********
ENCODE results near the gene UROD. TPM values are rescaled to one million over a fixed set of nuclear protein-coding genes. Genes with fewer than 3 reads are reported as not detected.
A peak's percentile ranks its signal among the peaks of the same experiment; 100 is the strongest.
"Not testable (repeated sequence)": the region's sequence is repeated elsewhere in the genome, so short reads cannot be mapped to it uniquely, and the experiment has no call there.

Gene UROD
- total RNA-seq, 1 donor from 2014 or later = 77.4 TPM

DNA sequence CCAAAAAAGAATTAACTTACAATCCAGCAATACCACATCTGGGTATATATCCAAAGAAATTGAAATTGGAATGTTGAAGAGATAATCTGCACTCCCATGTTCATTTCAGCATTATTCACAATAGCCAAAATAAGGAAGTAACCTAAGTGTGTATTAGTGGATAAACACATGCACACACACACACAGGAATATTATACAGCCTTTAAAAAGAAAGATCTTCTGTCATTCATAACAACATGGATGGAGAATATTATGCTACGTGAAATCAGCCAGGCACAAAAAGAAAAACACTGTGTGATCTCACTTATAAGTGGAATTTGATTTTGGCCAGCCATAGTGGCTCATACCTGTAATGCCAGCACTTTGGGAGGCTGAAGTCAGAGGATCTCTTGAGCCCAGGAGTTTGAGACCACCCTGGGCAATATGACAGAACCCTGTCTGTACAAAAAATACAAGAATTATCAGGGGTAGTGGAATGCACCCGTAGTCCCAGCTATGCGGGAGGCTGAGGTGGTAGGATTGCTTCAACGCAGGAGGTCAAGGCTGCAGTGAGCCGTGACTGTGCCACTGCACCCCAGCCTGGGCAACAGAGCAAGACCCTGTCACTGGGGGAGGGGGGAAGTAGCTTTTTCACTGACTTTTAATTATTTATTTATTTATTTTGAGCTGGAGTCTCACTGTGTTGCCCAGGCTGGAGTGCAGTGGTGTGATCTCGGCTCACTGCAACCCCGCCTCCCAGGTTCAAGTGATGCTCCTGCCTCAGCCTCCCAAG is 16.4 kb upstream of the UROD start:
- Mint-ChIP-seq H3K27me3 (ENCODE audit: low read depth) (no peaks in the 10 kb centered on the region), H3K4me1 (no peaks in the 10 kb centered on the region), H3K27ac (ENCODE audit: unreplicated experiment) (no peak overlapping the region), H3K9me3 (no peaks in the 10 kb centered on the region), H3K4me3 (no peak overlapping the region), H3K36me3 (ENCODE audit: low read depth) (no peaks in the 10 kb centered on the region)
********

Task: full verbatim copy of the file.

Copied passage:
ENCODE results near the gene UROD. TPM values are rescaled to one million over a fixed set of nuclear protein-coding genes. Genes with fewer than 3 reads are reported as not detected.
A peak's percentile ranks its signal among the peaks of the same experiment; 100 is the strongest.
"Not testable (repeated sequence)": the region's sequence is repeated elsewhere in the genome, so short reads cannot be mapped to it uniquely, and the experiment has no call there.

Gene UROD
- total RNA-seq, 1 donor from 2014 or later = 77.4 TPM

DNA sequence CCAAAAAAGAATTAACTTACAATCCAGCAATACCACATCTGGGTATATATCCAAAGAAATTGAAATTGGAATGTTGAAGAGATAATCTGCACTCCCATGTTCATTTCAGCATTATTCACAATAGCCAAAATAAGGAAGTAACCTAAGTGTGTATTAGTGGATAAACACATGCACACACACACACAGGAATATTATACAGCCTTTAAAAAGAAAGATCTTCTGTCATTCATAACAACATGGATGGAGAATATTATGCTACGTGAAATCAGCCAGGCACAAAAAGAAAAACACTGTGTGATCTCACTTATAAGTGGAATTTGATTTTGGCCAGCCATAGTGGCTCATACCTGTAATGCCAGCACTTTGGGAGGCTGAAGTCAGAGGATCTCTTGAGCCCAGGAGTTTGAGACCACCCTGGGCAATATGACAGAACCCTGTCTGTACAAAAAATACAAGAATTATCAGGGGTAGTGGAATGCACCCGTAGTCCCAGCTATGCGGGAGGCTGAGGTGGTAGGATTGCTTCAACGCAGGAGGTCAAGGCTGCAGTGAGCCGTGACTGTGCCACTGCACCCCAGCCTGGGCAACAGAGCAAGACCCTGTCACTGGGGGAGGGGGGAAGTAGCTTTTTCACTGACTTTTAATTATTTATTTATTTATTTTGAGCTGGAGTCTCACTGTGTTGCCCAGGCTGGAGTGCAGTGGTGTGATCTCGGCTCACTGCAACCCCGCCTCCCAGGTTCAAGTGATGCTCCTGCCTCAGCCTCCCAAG is 16.4 kb upstream of the UROD start:
- Mint-ChIP-seq H3K27me3 (ENCODE audit: low read depth) (no peaks in the 10 kb centered on the region), H3K4me1 (no peaks in the 10 kb centered on the region), H3K27ac (ENCODE audit: unreplicated experiment) (no peak overlapping the region), H3K9me3 (no peaks in the 10 kb centered on the region), H3K4me3 (no peak overlapping the region), H3K36me3 (ENCODE audit: low read depth) (no peaks in the 10 kb centered on the region)